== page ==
2. Engage with the community

Once you decide on the question, you need to get the word out. “You need to get people involved with the investigation, and motivate them,” explains von Daniels. When they start a new project, Correctiv launches a weeks-long campaign to generate interest in the local community, usually with the help of local partners. In Hamburg, they invited people to the talks, printed out postcards for the project, and promoted it on social media.

“Who owns the city?” investigations were done in several cities, larger and smaller. The response from the community was not always the same. In most cities, the participation was a success — but they also felt hesitance in some places. “Maybe it was a mentality thing, but maybe we didn’t always have the same energy level when we reached out to the community. You need to keep up the engagement level, you need to reach out to people as much as possible,” von Daniels points out.

3. Be transparent and manage people’s expectations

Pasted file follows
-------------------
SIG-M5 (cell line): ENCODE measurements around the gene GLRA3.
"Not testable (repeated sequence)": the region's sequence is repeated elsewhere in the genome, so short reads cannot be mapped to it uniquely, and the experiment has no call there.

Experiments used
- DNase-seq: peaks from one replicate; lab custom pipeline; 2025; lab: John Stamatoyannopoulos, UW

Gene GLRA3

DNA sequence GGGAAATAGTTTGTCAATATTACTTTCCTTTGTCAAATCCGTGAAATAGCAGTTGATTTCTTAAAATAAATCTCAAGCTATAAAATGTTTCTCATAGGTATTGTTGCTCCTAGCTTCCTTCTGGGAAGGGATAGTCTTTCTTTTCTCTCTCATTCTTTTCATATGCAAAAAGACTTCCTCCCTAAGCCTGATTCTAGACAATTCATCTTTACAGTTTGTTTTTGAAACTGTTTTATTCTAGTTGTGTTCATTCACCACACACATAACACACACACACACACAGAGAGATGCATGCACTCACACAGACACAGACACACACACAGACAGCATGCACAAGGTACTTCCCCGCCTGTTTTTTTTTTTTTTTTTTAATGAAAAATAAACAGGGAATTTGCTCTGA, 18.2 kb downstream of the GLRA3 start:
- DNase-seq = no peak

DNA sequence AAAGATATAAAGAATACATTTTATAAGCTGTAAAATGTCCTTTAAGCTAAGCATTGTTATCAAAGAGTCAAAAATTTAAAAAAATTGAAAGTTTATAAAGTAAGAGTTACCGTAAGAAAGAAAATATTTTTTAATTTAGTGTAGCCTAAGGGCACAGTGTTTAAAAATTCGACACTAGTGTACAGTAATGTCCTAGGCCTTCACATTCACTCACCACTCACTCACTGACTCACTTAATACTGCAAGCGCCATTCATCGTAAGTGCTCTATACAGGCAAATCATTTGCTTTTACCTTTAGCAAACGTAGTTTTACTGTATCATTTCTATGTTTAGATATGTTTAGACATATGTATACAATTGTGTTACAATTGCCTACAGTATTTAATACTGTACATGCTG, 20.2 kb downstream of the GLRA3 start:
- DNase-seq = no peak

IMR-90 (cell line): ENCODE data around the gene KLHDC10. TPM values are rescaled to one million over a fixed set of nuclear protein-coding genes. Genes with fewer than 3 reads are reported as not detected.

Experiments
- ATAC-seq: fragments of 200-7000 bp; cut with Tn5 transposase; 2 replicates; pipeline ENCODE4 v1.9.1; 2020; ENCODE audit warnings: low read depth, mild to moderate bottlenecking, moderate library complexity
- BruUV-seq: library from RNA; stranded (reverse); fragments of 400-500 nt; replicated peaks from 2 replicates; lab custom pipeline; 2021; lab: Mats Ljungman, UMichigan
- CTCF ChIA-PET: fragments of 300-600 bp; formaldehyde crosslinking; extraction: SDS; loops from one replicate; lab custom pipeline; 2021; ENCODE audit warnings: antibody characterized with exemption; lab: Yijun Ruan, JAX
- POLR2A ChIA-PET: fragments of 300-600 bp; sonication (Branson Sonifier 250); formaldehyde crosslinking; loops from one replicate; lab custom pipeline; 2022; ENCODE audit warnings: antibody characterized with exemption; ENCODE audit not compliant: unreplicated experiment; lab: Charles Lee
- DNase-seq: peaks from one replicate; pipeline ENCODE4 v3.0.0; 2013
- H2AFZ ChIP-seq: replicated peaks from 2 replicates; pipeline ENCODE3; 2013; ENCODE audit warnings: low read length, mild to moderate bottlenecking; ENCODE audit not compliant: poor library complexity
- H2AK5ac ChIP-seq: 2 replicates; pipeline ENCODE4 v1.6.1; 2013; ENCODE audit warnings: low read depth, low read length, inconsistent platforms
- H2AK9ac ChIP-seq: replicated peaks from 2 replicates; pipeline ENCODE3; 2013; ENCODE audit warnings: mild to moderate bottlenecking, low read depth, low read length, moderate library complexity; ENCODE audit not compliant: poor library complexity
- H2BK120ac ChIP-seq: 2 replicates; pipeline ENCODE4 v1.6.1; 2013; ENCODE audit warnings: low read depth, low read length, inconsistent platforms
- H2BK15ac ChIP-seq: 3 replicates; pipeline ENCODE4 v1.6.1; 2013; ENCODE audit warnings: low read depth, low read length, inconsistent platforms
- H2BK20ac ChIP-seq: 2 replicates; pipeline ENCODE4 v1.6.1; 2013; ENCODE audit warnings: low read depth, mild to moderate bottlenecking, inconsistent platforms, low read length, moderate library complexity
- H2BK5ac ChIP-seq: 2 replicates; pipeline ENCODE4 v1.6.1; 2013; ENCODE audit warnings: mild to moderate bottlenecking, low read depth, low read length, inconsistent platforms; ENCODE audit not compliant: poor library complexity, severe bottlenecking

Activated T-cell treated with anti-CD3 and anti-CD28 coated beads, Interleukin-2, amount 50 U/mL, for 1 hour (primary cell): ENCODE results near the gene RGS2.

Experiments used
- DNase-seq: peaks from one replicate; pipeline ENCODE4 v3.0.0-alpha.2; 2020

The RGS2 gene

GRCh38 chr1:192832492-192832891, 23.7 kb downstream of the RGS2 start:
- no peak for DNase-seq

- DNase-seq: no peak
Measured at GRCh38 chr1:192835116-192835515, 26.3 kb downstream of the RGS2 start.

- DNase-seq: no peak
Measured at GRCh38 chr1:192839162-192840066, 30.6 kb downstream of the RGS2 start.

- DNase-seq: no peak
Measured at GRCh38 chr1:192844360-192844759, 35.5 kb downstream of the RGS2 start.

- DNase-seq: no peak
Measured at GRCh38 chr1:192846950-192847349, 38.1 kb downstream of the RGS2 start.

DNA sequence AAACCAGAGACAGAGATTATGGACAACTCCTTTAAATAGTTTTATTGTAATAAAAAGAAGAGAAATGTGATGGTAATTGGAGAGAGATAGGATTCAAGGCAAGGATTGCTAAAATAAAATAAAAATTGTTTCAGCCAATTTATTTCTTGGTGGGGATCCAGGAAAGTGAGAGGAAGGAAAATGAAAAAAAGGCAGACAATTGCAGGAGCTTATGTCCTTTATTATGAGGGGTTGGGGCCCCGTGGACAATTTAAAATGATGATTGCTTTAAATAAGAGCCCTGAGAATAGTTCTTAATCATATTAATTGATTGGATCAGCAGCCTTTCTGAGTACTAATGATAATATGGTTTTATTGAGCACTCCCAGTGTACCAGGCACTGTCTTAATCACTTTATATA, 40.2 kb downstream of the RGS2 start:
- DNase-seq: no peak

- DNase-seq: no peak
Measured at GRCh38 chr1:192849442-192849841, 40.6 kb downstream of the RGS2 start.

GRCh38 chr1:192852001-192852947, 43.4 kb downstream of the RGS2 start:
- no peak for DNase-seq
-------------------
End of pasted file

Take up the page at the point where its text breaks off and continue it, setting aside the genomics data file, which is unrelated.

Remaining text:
With such data gathering also comes big responsibility. Any newsrooms embarking on a similar mission should make sure that they can manage people’s expectations. “It can backfire if you only collect the data and don’t respond to people’s inquiries, if you don’t keep them posted about the developments in your story,” says von Daniels. He highlights the fact that journalists need to be as precise and as structured as possible from the very beginning, and explain to people what they are doing and why.

At Correctiv, they ask themselves questions such as ‘What exactly do we give to people immediately after they fill in the form?’; ‘What do they expect from us?’

“We were honest and transparent [towards the citizens] about the fact that we would not necessarily be able to publish the story they sent us, but also explained that the more information we get, the better the general story will be. We also set up a newsletter system to inform people about the course of our investigation regularly — where we stand, what we planned to do, and we invited them to ask questions,” explains von Daniels. Many people wrote them saying they liked the approach.

4. Don’t expect too much too soon

In order to produce impactful and in-depth stories, one needs to be in it for the long haul. “You need to know that you cannot wrap it up quickly. You need to spread the word out in the community, you need to give them the time to participate, you need to evaluate the information and the data and find stories in it,” von Daniels explains. The collected data is always analysed and fact-checked by the journalists who then look for potential stories in it. Data is never being simply dumped online without contextualization.